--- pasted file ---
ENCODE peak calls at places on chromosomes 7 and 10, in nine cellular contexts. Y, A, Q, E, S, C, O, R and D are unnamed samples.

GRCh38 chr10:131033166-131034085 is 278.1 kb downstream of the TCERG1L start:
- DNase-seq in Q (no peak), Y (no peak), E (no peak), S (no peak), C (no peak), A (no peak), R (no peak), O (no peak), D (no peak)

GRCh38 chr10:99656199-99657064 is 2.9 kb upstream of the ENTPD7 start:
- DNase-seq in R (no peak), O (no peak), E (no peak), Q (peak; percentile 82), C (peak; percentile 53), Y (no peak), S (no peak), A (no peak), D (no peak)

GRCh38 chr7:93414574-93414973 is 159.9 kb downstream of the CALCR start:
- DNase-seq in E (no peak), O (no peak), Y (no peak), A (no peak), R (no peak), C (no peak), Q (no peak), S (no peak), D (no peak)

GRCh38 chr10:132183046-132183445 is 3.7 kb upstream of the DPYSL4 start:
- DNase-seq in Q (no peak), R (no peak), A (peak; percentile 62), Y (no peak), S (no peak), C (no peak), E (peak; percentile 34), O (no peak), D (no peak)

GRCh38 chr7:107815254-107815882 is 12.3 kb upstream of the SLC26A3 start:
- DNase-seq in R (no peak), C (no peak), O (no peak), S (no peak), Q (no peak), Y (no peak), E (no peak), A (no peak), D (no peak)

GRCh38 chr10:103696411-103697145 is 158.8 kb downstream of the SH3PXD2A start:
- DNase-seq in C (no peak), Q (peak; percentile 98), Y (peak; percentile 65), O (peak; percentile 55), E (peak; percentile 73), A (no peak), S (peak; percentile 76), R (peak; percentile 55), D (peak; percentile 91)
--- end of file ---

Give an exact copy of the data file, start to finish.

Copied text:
ENCODE peak calls at places on chromosomes 7 and 10, in nine cellular contexts. Y, A, Q, E, S, C, O, R and D are unnamed samples.

GRCh38 chr10:131033166-131034085 is 278.1 kb downstream of the TCERG1L start:
- DNase-seq in Q (no peak), Y (no peak), E (no peak), S (no peak), C (no peak), A (no peak), R (no peak), O (no peak), D (no peak)

GRCh38 chr10:99656199-99657064 is 2.9 kb upstream of the ENTPD7 start:
- DNase-seq in R (no peak), O (no peak), E (no peak), Q (peak; percentile 82), C (peak; percentile 53), Y (no peak), S (no peak), A (no peak), D (no peak)

GRCh38 chr7:93414574-93414973 is 159.9 kb downstream of the CALCR start:
- DNase-seq in E (no peak), O (no peak), Y (no peak), A (no peak), R (no peak), C (no peak), Q (no peak), S (no peak), D (no peak)

GRCh38 chr10:132183046-132183445 is 3.7 kb upstream of the DPYSL4 start:
- DNase-seq in Q (no peak), R (no peak), A (peak; percentile 62), Y (no peak), S (no peak), C (no peak), E (peak; percentile 34), O (no peak), D (no peak)

GRCh38 chr7:107815254-107815882 is 12.3 kb upstream of the SLC26A3 start:
- DNase-seq in R (no peak), C (no peak), O (no peak), S (no peak), Q (no peak), Y (no peak), E (no peak), A (no peak), D (no peak)

GRCh38 chr10:103696411-103697145 is 158.8 kb downstream of the SH3PXD2A start:
- DNase-seq in C (no peak), Q (peak; percentile 98), Y (peak; percentile 65), O (peak; percentile 55), E (peak; percentile 73), A (no peak), S (peak; percentile 76), R (peak; percentile 55), D (peak; percentile 91)